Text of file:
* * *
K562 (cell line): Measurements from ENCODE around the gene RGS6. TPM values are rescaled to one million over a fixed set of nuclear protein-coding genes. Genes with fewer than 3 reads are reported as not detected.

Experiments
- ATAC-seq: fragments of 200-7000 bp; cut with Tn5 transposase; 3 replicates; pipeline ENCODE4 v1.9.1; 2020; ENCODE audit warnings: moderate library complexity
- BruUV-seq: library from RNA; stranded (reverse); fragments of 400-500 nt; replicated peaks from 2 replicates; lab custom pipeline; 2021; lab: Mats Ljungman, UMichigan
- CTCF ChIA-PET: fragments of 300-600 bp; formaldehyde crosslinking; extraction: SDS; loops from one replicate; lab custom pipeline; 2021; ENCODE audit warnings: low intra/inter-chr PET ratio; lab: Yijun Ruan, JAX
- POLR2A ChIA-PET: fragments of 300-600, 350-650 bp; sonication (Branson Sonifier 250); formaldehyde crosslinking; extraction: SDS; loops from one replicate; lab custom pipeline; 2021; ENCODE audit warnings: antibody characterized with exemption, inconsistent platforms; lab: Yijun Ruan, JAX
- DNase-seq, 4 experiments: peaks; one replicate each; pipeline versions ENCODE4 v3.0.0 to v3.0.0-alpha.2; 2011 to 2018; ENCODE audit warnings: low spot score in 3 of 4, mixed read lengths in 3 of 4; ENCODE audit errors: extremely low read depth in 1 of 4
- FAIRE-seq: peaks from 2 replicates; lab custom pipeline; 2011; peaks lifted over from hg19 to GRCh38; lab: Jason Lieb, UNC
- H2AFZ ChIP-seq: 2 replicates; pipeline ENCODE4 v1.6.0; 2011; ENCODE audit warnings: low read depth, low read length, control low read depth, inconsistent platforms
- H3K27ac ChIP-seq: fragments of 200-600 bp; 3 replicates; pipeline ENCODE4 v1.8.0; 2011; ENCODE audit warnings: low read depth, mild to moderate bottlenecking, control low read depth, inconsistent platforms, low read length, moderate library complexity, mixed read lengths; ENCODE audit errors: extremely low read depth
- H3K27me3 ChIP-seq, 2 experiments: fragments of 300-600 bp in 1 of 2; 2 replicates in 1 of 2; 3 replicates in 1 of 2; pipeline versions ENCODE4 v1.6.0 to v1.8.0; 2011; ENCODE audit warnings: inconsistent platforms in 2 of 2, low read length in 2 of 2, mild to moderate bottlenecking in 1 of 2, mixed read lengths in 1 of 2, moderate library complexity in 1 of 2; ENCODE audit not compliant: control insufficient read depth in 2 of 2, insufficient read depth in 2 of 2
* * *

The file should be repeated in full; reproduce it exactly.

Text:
K562 (cell line): Measurements from ENCODE around the gene RGS6. TPM values are rescaled to one million over a fixed set of nuclear protein-coding genes. Genes with fewer than 3 reads are reported as not detected.

Experiments
- ATAC-seq: fragments of 200-7000 bp; cut with Tn5 transposase; 3 replicates; pipeline ENCODE4 v1.9.1; 2020; ENCODE audit warnings: moderate library complexity
- BruUV-seq: library from RNA; stranded (reverse); fragments of 400-500 nt; replicated peaks from 2 replicates; lab custom pipeline; 2021; lab: Mats Ljungman, UMichigan
- CTCF ChIA-PET: fragments of 300-600 bp; formaldehyde crosslinking; extraction: SDS; loops from one replicate; lab custom pipeline; 2021; ENCODE audit warnings: low intra/inter-chr PET ratio; lab: Yijun Ruan, JAX
- POLR2A ChIA-PET: fragments of 300-600, 350-650 bp; sonication (Branson Sonifier 250); formaldehyde crosslinking; extraction: SDS; loops from one replicate; lab custom pipeline; 2021; ENCODE audit warnings: antibody characterized with exemption, inconsistent platforms; lab: Yijun Ruan, JAX
- DNase-seq, 4 experiments: peaks; one replicate each; pipeline versions ENCODE4 v3.0.0 to v3.0.0-alpha.2; 2011 to 2018; ENCODE audit warnings: low spot score in 3 of 4, mixed read lengths in 3 of 4; ENCODE audit errors: extremely low read depth in 1 of 4
- FAIRE-seq: peaks from 2 replicates; lab custom pipeline; 2011; peaks lifted over from hg19 to GRCh38; lab: Jason Lieb, UNC
- H2AFZ ChIP-seq: 2 replicates; pipeline ENCODE4 v1.6.0; 2011; ENCODE audit warnings: low read depth, low read length, control low read depth, inconsistent platforms
- H3K27ac ChIP-seq: fragments of 200-600 bp; 3 replicates; pipeline ENCODE4 v1.8.0; 2011; ENCODE audit warnings: low read depth, mild to moderate bottlenecking, control low read depth, inconsistent platforms, low read length, moderate library complexity, mixed read lengths; ENCODE audit errors: extremely low read depth
- H3K27me3 ChIP-seq, 2 experiments: fragments of 300-600 bp in 1 of 2; 2 replicates in 1 of 2; 3 replicates in 1 of 2; pipeline versions ENCODE4 v1.6.0 to v1.8.0; 2011; ENCODE audit warnings: inconsistent platforms in 2 of 2, low read length in 2 of 2, mild to moderate bottlenecking in 1 of 2, mixed read lengths in 1 of 2, moderate library complexity in 1 of 2; ENCODE audit not compliant: control insufficient read depth in 2 of 2, insufficient read depth in 2 of 2